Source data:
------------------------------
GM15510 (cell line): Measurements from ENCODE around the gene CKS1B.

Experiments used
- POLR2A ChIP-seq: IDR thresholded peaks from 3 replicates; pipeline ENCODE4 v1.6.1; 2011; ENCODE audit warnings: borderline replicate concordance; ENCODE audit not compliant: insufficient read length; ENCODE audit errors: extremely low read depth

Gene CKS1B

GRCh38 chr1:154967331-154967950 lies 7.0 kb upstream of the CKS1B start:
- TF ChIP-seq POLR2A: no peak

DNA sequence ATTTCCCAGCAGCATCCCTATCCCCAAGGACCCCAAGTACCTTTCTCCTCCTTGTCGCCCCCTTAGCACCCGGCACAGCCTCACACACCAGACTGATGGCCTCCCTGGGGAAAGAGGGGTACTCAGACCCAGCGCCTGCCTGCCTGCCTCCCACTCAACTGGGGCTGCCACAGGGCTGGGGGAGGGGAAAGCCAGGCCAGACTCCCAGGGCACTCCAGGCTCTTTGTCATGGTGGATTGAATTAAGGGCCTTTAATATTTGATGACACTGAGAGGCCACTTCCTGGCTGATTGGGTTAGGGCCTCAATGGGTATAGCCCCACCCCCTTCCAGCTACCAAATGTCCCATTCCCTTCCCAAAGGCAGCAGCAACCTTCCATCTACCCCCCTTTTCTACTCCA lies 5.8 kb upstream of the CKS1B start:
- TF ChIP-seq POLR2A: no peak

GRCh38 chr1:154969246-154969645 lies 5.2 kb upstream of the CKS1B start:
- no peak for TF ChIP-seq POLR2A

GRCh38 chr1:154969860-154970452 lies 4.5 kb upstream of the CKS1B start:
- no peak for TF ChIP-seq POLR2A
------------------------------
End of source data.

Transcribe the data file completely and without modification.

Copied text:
GM15510 (cell line): Measurements from ENCODE around the gene CKS1B.

Experiments used
- POLR2A ChIP-seq: IDR thresholded peaks from 3 replicates; pipeline ENCODE4 v1.6.1; 2011; ENCODE audit warnings: borderline replicate concordance; ENCODE audit not compliant: insufficient read length; ENCODE audit errors: extremely low read depth

Gene CKS1B

GRCh38 chr1:154967331-154967950 lies 7.0 kb upstream of the CKS1B start:
- TF ChIP-seq POLR2A: no peak

DNA sequence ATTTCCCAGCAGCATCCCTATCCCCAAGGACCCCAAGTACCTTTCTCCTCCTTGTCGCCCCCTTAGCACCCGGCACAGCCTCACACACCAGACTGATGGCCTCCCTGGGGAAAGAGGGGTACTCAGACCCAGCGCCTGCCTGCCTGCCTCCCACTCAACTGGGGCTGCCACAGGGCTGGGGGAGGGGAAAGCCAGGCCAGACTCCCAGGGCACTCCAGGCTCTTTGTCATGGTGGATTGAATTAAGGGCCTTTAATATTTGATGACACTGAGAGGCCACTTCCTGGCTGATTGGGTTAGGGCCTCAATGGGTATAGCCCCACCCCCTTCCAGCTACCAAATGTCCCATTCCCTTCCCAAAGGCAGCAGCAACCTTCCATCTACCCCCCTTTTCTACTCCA lies 5.8 kb upstream of the CKS1B start:
- TF ChIP-seq POLR2A: no peak

GRCh38 chr1:154969246-154969645 lies 5.2 kb upstream of the CKS1B start:
- no peak for TF ChIP-seq POLR2A

GRCh38 chr1:154969860-154970452 lies 4.5 kb upstream of the CKS1B start:
- no peak for TF ChIP-seq POLR2A